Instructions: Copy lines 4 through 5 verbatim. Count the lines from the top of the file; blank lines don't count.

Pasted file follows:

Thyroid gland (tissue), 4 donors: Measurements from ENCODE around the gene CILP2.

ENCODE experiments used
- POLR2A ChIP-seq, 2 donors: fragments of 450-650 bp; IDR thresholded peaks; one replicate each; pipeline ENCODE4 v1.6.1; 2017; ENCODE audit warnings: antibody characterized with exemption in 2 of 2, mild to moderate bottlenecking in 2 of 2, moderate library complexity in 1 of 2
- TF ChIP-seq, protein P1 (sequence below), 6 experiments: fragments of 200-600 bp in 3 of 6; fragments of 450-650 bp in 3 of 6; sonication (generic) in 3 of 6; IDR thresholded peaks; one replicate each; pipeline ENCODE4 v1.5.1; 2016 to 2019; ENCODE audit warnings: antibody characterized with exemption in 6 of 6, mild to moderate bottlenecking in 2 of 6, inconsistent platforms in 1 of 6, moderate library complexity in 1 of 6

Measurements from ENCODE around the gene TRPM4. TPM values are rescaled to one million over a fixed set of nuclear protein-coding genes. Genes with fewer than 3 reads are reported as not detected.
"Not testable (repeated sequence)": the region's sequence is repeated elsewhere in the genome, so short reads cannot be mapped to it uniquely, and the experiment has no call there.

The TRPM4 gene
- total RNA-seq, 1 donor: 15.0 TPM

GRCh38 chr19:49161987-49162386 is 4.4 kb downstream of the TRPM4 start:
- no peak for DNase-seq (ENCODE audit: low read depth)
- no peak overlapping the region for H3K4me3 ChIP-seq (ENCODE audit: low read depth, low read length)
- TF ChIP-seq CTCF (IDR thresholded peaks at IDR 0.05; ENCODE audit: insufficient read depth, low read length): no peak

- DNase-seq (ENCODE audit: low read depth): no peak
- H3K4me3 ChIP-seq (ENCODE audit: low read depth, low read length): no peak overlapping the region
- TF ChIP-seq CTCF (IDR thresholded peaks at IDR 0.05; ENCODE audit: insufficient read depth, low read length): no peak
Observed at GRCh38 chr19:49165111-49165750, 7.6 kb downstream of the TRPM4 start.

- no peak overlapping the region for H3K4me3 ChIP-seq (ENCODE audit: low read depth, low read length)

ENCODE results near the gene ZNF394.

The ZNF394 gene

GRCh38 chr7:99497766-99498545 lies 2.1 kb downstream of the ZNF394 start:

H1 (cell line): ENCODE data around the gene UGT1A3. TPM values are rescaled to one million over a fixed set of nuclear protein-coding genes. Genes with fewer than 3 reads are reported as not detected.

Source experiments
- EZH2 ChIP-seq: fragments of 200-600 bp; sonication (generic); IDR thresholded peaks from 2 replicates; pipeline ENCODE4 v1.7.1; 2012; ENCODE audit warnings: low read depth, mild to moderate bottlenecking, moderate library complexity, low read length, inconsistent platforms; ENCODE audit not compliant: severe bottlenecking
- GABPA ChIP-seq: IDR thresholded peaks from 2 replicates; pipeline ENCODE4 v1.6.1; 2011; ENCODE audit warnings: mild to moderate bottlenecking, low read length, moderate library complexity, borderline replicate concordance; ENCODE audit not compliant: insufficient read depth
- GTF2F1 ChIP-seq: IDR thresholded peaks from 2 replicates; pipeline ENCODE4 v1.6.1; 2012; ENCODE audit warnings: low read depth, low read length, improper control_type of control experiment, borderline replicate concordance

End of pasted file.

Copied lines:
- TF ChIP-seq, protein P1 (sequence below), 6 experiments: fragments of 200-600 bp in 3 of 6; fragments of 450-650 bp in 3 of 6; sonication (generic) in 3 of 6; IDR thresholded peaks; one replicate each; pipeline ENCODE4 v1.5.1; 2016 to 2019; ENCODE audit warnings: antibody characterized with exemption in 6 of 6, mild to moderate bottlenecking in 2 of 6, inconsistent platforms in 1 of 6, moderate library complexity in 1 of 6

Measurements from ENCODE around the gene TRPM4. TPM values are rescaled to one million over a fixed set of nuclear protein-coding genes. Genes with fewer than 3 reads are reported as not detected.